On September 6, 2014, Deepa Kannaditharayil, M.D. (“Dr. Kannaditharayil”), performed a neurology consultation and assessed demyelinating disease, possibly multiple sclerosis, and blurry vision, likely related to his vascular risk factors. Tr. at 373-76. Cervical and thoracic spine MRIs showed no evidence of demyelinating disease within the spine, but there were C4-C5 paracentral disc protrusion indents causing canal and right foraminal stenosis. Tr. at 405-08. A face and neck MRI reflected no optic neuritis. Tr. at 409. Renal and bladder ultrasounds revealed echogenic kidneys, consistent with renal parenchymal disease. Tr. at 410-11. An abdominal venous duplex reflected no evidence of thrombosis; a carotid duplex showed a high resistant left vertebral artery waveform and intermittent cardiac arrythmia; and a renal artery duplex was normal, but resistive in the left mid-renal artery. Tr. at 388-95.

         On September 9, 2014, Pranav Patel, M.D. (“Dr. Patel”), performed an unsuccessful lumbar puncture. Tr. at 370-71. Renee S. Monderer, M.D. (“Dr. Monderer”), reviewed test results, noted Plaintiff had poorly-controlled hypertension, diabetes mellitus, and obstructive sleep apnea, found his blurry vision had improved, and ordered additional tests. Tr. at 377. However, Plaintiff left the hospital to travel home to South Carolina with his mother. Tr. at 519, 523.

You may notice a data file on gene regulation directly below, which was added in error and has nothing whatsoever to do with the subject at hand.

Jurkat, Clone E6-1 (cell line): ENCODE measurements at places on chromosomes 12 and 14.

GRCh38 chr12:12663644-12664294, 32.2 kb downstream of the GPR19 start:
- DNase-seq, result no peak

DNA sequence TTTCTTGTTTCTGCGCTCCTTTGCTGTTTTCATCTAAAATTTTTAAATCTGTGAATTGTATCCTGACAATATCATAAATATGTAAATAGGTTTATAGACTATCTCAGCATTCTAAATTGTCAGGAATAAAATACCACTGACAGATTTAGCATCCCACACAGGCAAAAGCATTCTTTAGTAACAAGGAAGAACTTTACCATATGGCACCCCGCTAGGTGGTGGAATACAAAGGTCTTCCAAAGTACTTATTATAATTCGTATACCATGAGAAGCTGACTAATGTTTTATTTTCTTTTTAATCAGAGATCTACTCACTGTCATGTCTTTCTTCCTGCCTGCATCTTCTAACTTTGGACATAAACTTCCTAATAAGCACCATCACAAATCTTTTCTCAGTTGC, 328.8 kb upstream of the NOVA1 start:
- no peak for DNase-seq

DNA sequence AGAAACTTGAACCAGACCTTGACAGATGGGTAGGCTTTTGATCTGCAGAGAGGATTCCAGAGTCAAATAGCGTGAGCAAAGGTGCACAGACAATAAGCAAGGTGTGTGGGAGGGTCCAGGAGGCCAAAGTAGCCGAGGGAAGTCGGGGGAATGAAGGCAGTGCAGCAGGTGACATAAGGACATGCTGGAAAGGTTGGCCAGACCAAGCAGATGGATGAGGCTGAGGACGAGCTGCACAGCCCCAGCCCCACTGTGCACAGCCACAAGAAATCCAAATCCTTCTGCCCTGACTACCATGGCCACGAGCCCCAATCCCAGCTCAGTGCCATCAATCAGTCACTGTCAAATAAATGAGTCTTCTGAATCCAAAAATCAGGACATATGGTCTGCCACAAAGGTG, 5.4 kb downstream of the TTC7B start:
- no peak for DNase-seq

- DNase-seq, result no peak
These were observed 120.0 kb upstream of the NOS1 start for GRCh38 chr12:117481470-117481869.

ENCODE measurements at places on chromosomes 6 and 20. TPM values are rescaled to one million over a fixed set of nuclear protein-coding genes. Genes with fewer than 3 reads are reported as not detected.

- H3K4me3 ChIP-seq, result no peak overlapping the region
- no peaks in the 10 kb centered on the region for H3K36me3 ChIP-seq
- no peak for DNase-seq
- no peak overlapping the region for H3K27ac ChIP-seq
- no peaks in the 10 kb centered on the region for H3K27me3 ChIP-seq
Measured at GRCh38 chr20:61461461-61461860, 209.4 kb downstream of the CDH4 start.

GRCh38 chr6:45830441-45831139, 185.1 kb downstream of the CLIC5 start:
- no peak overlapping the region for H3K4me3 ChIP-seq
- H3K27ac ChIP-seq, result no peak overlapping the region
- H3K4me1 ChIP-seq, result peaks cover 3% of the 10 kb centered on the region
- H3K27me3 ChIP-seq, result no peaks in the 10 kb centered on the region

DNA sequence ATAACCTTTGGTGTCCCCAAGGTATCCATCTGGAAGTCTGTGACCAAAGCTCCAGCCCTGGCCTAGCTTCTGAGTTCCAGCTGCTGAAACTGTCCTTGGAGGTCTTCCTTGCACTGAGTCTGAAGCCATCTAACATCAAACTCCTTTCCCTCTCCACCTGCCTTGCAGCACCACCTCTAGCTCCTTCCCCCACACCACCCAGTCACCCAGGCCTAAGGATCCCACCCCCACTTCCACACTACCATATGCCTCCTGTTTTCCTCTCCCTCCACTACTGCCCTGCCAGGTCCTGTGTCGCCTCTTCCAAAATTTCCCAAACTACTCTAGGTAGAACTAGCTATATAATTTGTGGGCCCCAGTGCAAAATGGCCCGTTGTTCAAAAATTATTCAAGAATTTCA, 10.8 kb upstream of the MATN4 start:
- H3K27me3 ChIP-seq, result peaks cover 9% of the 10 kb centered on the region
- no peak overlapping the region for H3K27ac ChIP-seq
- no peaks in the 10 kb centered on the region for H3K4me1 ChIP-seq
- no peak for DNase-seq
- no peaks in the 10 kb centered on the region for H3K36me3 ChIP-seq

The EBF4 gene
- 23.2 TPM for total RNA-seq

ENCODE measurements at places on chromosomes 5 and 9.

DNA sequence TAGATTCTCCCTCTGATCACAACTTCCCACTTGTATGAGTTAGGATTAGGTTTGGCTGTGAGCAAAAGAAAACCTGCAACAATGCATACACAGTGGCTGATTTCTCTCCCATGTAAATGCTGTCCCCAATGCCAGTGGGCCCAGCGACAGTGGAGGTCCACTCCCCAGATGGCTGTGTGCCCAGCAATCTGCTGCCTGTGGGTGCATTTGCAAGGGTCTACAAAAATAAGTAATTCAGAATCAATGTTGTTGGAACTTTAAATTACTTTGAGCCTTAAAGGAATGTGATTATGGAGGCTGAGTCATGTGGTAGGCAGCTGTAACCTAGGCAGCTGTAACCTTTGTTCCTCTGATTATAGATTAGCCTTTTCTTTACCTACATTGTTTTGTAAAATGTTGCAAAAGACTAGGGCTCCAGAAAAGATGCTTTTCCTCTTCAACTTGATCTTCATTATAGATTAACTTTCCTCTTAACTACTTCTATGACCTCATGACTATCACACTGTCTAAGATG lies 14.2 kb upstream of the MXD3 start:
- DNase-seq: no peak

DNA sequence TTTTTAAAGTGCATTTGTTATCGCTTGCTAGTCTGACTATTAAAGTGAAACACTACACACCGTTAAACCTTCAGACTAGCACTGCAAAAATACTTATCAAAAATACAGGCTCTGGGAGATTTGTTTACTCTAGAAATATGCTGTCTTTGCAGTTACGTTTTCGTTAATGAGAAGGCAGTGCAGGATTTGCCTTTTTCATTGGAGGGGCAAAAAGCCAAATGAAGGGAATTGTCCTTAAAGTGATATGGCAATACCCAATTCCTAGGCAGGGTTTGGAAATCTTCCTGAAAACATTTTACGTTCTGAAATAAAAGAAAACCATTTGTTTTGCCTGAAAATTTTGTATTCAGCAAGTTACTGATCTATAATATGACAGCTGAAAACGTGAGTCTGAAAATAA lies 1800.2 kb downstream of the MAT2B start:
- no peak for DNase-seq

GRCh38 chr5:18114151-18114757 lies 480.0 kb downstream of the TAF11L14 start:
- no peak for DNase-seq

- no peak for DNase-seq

On September 13, 2014, Plaintiff presented to Memorial Health University Medical Center (“Memorial Health”) in Georgia, with complaints of headache and hypertension and was admitted for treatment. Tr. at 474-90, 504-08, 525, 840-63. The attending physician noted Plaintiff was “occasionally slow to respond, ” but he was uncertain “whether or not [Plaintiff was] reluctantly ignoring to answer the questions or if it [was] secondary to [central nervous system (“CNS”)] pathology.” Tr. at 532. A head CT scan reflected remote appearing infarcts in the bilateral basal ganglia and right superior frontal lobe and soft tissue density. Tr. at 525-26. A brain MRI and intracranial magnetic resonance angiogram (“MRA”) showed no significant stenoses or occlusions. Tr. at 527.